Western Water Gary Pitzer

Bruce Babbitt Urges Creation of Bay-Delta Compact as Way to End ‘Culture of Conflict’ in California’s Key Water Hub
WESTERN WATER NOTEBOOK: Former Interior secretary says Colorado River Compact is a model for achieving peace and addressing environmental and water needs in the Delta

Former Interior Secretary Bruce Babbitt gives the Anne J. Schneider Lecture April 3 at Sacramento's Crocker Art Museum.  Bruce Babbitt, the former Arizona governor and secretary of the Interior, has been a thoughtful, provocative and sometimes forceful voice in some of the most high-profile water conflicts over the last 40 years, including groundwater management in Arizona and the reduction of California’s take of the Colorado River. In 2016, former California Gov. Jerry Brown named Babbitt as a special adviser to work on matters relating to the Sacramento-San Joaquin Delta and the Delta tunnels plan.

Western Water California Groundwater Map Layperson's Guide to Groundwater Gary Pitzer

As Deadline Looms for California’s Badly Overdrafted Groundwater Basins, Kern County Seeks a Balance to Keep Farms Thriving
WESTERN WATER SPOTLIGHT: Sustainability plans required by the state’s groundwater law could cap Kern County pumping, alter what's grown and how land is used

Water sprinklers irrigate a field in the southern region of the San Joaquin Valley in Kern County.Groundwater helped make Kern County the king of California agricultural production, with a $7 billion annual array of crops that help feed the nation. That success has come at a price, however. Decades of unchecked groundwater pumping in the county and elsewhere across the state have left some aquifers severely depleted. Now, the county’s water managers have less than a year left to devise a plan that manages and protects groundwater for the long term, yet ensures that Kern County’s economy can continue to thrive, even with less water.

Key California Ag Region Ponders What’s Next After Voters Spurn Bond to Fix Sinking Friant-Kern Canal
WESTERN WATER NOTEBOOK: Subsidence chokes off up to 60% of canal’s capacity to move water to aid San Joaquin Valley farms and depleted groundwater basins

Water is up to the bottom of a bridge crossing the Friant-Kern Canal due to subsidence caused by overpumping of groundwater. The whims of political fate decided in 2018 that state bond money would not be forthcoming to help repair the subsidence-damaged parts of Friant-Kern Canal, the 152-mile conduit that conveys water from the San Joaquin River to farms that fuel a multibillion-dollar agricultural economy along the east side of the fertile San Joaquin Valley.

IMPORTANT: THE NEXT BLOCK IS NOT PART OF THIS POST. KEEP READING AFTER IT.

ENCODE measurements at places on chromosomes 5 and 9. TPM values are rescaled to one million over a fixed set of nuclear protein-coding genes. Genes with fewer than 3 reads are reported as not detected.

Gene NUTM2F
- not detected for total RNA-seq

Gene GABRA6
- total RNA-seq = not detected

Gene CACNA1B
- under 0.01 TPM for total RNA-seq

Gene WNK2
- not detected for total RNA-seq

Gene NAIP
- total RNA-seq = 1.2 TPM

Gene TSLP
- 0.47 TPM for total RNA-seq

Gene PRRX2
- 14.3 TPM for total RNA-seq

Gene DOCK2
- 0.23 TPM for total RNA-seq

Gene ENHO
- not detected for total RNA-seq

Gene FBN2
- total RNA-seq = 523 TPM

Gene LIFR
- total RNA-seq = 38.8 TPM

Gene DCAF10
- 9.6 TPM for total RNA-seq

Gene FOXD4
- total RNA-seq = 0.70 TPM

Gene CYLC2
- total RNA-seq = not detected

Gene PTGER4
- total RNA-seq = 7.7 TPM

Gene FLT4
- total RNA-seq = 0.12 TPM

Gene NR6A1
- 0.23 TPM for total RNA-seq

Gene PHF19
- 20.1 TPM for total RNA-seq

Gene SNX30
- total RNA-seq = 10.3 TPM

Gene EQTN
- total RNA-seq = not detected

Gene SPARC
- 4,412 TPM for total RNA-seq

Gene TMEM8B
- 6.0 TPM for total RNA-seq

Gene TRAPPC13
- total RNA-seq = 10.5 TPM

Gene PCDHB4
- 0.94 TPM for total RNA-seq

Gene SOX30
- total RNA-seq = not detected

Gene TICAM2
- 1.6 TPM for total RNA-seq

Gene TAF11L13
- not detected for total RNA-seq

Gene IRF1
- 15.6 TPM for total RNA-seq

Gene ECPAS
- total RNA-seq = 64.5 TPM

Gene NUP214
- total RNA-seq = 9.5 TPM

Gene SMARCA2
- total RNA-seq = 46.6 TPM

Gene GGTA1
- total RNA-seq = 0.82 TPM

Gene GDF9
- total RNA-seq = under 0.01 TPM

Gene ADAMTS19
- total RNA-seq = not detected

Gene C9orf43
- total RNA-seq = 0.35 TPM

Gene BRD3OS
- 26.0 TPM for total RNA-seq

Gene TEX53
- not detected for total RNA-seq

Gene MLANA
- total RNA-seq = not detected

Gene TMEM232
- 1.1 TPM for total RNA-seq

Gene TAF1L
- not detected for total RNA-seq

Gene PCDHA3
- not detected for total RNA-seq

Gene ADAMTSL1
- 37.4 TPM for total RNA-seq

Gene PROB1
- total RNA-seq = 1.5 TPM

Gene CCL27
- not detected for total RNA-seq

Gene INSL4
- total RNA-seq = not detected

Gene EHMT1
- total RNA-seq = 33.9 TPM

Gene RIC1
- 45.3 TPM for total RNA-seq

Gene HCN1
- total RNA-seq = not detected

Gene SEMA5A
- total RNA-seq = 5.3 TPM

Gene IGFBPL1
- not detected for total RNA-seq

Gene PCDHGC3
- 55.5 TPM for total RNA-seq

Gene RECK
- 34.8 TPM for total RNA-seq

Western Water Douglas E. Beeman Douglas E. Beeman

What Would You Do About Water If You Were California’s Next Governor?
WESTERN WATER NOTEBOOK: Survey at Foundation’s Sept. 20 Water Summit elicits a long and wide-ranging potential to-do list

There’s going to be a new governor in California next year – and a host of challenges both old and new involving the state’s most vital natural resource, water.

So what should be the next governor’s water priorities?

That was one of the questions put to more than 150 participants during a wrap-up session at the end of the Water Education Foundation’s Sept. 20 Water Summit in Sacramento.

Announcement

Examine Key California Rivers on the Last Two Water Tours of 2018
Join us as we explore the Sacramento and San Joaquin rivers; hear from farmers, water managers, environmentalists

Northern California Tour participants pose in front of Shasta Dam.The Sacramento and San Joaquin rivers are the two major Central Valley waterways that feed the Delta, the hub of California’s water supply network. Our last water tours of 2018 will look in-depth at how these rivers are managed and used for agriculture, cities and the environment. You’ll see infrastructure, learn about efforts to restore salmon runs and talk to people with expertise on these rivers.

Early bird prices are still available!

Western Water California Groundwater Map Layperson's Guide to Groundwater Gary Pitzer

Vexed by Salt And Nitrates In Central Valley Groundwater, Regulators Turn To Unusual Coalition For Solutions
WESTERN WATER SPOTLIGHT: Left unaddressed, salts and nitrates could render farmland unsuitable for crops and family well water undrinkable